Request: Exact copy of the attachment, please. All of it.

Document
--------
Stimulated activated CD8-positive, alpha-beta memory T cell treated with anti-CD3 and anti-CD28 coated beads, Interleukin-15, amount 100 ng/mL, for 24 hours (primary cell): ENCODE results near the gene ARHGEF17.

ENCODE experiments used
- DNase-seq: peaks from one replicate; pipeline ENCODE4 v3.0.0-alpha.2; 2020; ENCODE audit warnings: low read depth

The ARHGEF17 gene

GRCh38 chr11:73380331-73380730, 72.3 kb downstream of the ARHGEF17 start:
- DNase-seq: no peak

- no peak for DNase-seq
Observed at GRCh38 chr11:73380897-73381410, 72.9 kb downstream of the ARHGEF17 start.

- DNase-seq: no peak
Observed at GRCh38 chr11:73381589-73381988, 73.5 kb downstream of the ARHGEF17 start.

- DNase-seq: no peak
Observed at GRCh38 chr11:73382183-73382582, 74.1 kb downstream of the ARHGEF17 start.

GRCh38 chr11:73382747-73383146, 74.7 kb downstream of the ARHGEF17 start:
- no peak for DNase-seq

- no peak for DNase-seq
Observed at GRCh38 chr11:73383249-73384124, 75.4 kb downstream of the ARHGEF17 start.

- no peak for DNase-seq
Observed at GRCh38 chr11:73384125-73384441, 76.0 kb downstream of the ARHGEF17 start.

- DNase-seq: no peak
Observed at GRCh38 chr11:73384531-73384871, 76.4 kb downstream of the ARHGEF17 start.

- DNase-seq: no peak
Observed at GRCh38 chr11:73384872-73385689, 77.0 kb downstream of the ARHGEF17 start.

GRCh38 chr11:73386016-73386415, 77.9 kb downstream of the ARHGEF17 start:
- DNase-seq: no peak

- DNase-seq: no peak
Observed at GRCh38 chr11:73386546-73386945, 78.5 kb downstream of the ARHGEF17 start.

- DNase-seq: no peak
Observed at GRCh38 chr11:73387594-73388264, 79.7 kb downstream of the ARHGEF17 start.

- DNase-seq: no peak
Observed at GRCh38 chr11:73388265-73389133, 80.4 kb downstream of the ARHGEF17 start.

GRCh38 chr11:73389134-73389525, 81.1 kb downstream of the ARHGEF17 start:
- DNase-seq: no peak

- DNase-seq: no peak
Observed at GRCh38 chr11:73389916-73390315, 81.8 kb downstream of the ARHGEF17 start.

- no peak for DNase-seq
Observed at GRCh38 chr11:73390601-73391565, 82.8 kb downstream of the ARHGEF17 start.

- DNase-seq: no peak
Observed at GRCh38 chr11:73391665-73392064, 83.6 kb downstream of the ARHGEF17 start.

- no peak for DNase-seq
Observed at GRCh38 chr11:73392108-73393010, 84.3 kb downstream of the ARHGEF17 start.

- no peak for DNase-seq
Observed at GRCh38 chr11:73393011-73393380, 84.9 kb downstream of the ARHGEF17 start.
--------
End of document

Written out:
Stimulated activated CD8-positive, alpha-beta memory T cell treated with anti-CD3 and anti-CD28 coated beads, Interleukin-15, amount 100 ng/mL, for 24 hours (primary cell): ENCODE results near the gene ARHGEF17.

ENCODE experiments used
- DNase-seq: peaks from one replicate; pipeline ENCODE4 v3.0.0-alpha.2; 2020; ENCODE audit warnings: low read depth

The ARHGEF17 gene

GRCh38 chr11:73380331-73380730, 72.3 kb downstream of the ARHGEF17 start:
- DNase-seq: no peak

- no peak for DNase-seq
Observed at GRCh38 chr11:73380897-73381410, 72.9 kb downstream of the ARHGEF17 start.

- DNase-seq: no peak
Observed at GRCh38 chr11:73381589-73381988, 73.5 kb downstream of the ARHGEF17 start.

- DNase-seq: no peak
Observed at GRCh38 chr11:73382183-73382582, 74.1 kb downstream of the ARHGEF17 start.

GRCh38 chr11:73382747-73383146, 74.7 kb downstream of the ARHGEF17 start:
- no peak for DNase-seq

- no peak for DNase-seq
Observed at GRCh38 chr11:73383249-73384124, 75.4 kb downstream of the ARHGEF17 start.

- no peak for DNase-seq
Observed at GRCh38 chr11:73384125-73384441, 76.0 kb downstream of the ARHGEF17 start.

- DNase-seq: no peak
Observed at GRCh38 chr11:73384531-73384871, 76.4 kb downstream of the ARHGEF17 start.

- DNase-seq: no peak
Observed at GRCh38 chr11:73384872-73385689, 77.0 kb downstream of the ARHGEF17 start.

GRCh38 chr11:73386016-73386415, 77.9 kb downstream of the ARHGEF17 start:
- DNase-seq: no peak

- DNase-seq: no peak
Observed at GRCh38 chr11:73386546-73386945, 78.5 kb downstream of the ARHGEF17 start.

- DNase-seq: no peak
Observed at GRCh38 chr11:73387594-73388264, 79.7 kb downstream of the ARHGEF17 start.

- DNase-seq: no peak
Observed at GRCh38 chr11:73388265-73389133, 80.4 kb downstream of the ARHGEF17 start.

GRCh38 chr11:73389134-73389525, 81.1 kb downstream of the ARHGEF17 start:
- DNase-seq: no peak

- DNase-seq: no peak
Observed at GRCh38 chr11:73389916-73390315, 81.8 kb downstream of the ARHGEF17 start.

- no peak for DNase-seq
Observed at GRCh38 chr11:73390601-73391565, 82.8 kb downstream of the ARHGEF17 start.

- DNase-seq: no peak
Observed at GRCh38 chr11:73391665-73392064, 83.6 kb downstream of the ARHGEF17 start.

- no peak for DNase-seq
Observed at GRCh38 chr11:73392108-73393010, 84.3 kb downstream of the ARHGEF17 start.

- no peak for DNase-seq
Observed at GRCh38 chr11:73393011-73393380, 84.9 kb downstream of the ARHGEF17 start.